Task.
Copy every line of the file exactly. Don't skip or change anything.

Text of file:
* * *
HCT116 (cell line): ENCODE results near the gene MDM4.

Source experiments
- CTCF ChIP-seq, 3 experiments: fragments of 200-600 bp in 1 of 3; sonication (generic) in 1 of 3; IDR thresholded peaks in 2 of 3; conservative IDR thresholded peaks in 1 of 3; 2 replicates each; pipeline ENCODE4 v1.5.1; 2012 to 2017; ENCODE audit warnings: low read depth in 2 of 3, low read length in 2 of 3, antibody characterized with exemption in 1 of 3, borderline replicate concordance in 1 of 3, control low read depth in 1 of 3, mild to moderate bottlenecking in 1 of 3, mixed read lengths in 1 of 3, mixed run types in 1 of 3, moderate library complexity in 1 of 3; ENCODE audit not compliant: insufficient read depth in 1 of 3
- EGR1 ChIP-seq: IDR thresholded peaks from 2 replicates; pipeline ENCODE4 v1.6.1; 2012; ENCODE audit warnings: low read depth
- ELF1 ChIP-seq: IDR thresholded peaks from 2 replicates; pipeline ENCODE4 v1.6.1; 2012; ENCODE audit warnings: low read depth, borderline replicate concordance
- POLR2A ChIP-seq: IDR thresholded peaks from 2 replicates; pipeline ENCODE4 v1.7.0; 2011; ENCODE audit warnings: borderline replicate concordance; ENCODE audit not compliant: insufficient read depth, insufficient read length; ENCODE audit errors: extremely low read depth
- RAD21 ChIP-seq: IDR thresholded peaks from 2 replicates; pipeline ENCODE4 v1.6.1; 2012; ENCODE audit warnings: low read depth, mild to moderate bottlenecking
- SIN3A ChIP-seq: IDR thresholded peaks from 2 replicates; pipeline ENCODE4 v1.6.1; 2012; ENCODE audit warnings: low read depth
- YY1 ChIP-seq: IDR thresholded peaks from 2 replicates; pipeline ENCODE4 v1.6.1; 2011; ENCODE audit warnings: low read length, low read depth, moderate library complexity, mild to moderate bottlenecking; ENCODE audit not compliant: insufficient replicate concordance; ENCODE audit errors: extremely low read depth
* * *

HCT116 (cell line): ENCODE results near the gene MDM4.

Source experiments
- CTCF ChIP-seq, 3 experiments: fragments of 200-600 bp in 1 of 3; sonication (generic) in 1 of 3; IDR thresholded peaks in 2 of 3; conservative IDR thresholded peaks in 1 of 3; 2 replicates each; pipeline ENCODE4 v1.5.1; 2012 to 2017; ENCODE audit warnings: low read depth in 2 of 3, low read length in 2 of 3, antibody characterized with exemption in 1 of 3, borderline replicate concordance in 1 of 3, control low read depth in 1 of 3, mild to moderate bottlenecking in 1 of 3, mixed read lengths in 1 of 3, mixed run types in 1 of 3, moderate library complexity in 1 of 3; ENCODE audit not compliant: insufficient read depth in 1 of 3
- EGR1 ChIP-seq: IDR thresholded peaks from 2 replicates; pipeline ENCODE4 v1.6.1; 2012; ENCODE audit warnings: low read depth
- ELF1 ChIP-seq: IDR thresholded peaks from 2 replicates; pipeline ENCODE4 v1.6.1; 2012; ENCODE audit warnings: low read depth, borderline replicate concordance
- POLR2A ChIP-seq: IDR thresholded peaks from 2 replicates; pipeline ENCODE4 v1.7.0; 2011; ENCODE audit warnings: borderline replicate concordance; ENCODE audit not compliant: insufficient read depth, insufficient read length; ENCODE audit errors: extremely low read depth
- RAD21 ChIP-seq: IDR thresholded peaks from 2 replicates; pipeline ENCODE4 v1.6.1; 2012; ENCODE audit warnings: low read depth, mild to moderate bottlenecking
- SIN3A ChIP-seq: IDR thresholded peaks from 2 replicates; pipeline ENCODE4 v1.6.1; 2012; ENCODE audit warnings: low read depth
- YY1 ChIP-seq: IDR thresholded peaks from 2 replicates; pipeline ENCODE4 v1.6.1; 2011; ENCODE audit warnings: low read length, low read depth, moderate library complexity, mild to moderate bottlenecking; ENCODE audit not compliant: insufficient replicate concordance; ENCODE audit errors: extremely low read depth